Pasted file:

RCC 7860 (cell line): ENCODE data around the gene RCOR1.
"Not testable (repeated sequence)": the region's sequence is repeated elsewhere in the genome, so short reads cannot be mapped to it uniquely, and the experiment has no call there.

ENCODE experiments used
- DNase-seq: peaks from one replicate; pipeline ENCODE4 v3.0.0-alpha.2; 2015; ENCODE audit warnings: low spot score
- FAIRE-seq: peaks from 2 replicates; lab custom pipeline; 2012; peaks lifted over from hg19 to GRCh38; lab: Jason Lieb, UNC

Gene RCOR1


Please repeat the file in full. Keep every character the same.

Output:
RCC 7860 (cell line): ENCODE data around the gene RCOR1.
"Not testable (repeated sequence)": the region's sequence is repeated elsewhere in the genome, so short reads cannot be mapped to it uniquely, and the experiment has no call there.

ENCODE experiments used
- DNase-seq: peaks from one replicate; pipeline ENCODE4 v3.0.0-alpha.2; 2015; ENCODE audit warnings: low spot score
- FAIRE-seq: peaks from 2 replicates; lab custom pipeline; 2012; peaks lifted over from hg19 to GRCh38; lab: Jason Lieb, UNC

Gene RCOR1